Salona Conventus = 44.8%

    Scardona conventus = 14.6%


    I did not include any Pannonians


    Pliny mentioned that the Liburnian and Iapodian peregrine communities belonged to this conventus Liburnian communities constituted civitates


    After the quelling of the revolt in Illyricum in 9 AD and the division of this province, very likely into Illyricum Superior and Inferior initially, the imperial cult was introduced at the regional level in Illyricum Superior, later Dalmatia. This level implied worship of the cult of a living emperor by the peregrine communities gathered around a single religious hub in each of the conventus in order to more rapidly implement acceptance of the newly-established Roman rule among the indigenous population.
    This was still a time when the imperial cult was not yet divided into the central (Roman), provincial and municipal cults at the state level.
    The best testimony to the regional imperial cult in Dalmatia was found on Liburnian soil, where the epigraphic monuments inform us that this cult was practiced on the altar of the Liburni (ara Augusti Liburnorum) that was located in Scardona.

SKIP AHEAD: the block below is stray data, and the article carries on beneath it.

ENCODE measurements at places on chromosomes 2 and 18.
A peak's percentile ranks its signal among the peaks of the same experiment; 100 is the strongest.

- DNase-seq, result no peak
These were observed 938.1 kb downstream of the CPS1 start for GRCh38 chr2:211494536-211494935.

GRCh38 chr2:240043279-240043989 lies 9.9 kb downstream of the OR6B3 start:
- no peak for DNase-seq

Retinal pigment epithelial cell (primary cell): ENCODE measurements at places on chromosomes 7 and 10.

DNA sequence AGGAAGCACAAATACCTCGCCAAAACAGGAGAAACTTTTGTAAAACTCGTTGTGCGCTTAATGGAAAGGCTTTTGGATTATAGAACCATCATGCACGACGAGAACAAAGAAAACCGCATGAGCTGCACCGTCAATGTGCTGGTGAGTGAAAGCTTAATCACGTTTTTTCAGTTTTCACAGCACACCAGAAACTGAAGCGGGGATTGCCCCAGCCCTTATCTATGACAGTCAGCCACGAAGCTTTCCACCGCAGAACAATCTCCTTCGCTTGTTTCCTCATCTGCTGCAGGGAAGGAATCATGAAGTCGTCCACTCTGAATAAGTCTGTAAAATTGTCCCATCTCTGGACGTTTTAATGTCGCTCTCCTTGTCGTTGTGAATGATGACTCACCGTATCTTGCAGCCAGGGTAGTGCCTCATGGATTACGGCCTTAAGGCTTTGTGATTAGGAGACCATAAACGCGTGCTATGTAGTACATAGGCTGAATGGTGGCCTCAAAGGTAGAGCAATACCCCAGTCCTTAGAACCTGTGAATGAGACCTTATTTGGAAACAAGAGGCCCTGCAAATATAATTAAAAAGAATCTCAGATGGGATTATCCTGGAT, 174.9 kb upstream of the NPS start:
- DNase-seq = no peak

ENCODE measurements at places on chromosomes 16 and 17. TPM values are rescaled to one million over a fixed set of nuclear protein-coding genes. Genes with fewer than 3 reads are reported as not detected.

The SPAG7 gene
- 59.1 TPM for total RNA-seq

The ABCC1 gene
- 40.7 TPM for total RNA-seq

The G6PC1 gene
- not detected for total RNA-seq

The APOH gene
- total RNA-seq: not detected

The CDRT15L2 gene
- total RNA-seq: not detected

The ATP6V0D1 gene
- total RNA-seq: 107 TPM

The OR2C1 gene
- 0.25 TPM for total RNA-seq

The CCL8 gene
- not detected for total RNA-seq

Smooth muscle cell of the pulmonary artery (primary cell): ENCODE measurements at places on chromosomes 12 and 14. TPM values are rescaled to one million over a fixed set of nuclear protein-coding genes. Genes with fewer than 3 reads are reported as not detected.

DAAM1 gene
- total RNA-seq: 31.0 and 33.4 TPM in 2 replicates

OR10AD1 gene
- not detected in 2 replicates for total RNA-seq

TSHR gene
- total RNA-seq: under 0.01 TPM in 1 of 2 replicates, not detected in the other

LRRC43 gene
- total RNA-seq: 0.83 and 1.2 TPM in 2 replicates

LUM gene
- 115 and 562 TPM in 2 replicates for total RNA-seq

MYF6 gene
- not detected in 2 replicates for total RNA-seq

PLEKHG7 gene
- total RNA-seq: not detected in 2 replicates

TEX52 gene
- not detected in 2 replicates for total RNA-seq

4th Conventus capital was modern day Risan in Montenegro
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    Quote Originally Posted by Bruzmi View Post
    E-V13 published samples from the Roman era and the early Middle Ages are irrelevant to what happened to 1500 years earlier. E-V13 in Timacum Minus is most likely Dardanian and this may have nothing at all to do with what happened in Babadag or Basarabi or Psenichevo. The Psenichevo samples date to 550 BCE and even if their dating doesn't change and they are at some point confirmed, they post-date the EIA.
    We have to look at where E-V13 reaches a critical mass. Its not about single stray finds, eventually there must be, I repeat MUST BE completely E-V13 dominated populations in the LBA-EIA. Otherwise these results like in Viminacium and the modern phylogeny and distribution would be impossible. But these are facts, they are there, so there must be a fully E-V13 dominated source population between the North Carpathians, the Central Balkans and the Lower Danube in the LBA-EIA. You don't get such results like in Viminacium. These are not random migrants from all over Rome. There were many Roman provinces, but only in those Thracian dominated areas you get such numbers.

    If E-V13 was a significant hg of Thracians, it should be found in core Thrace.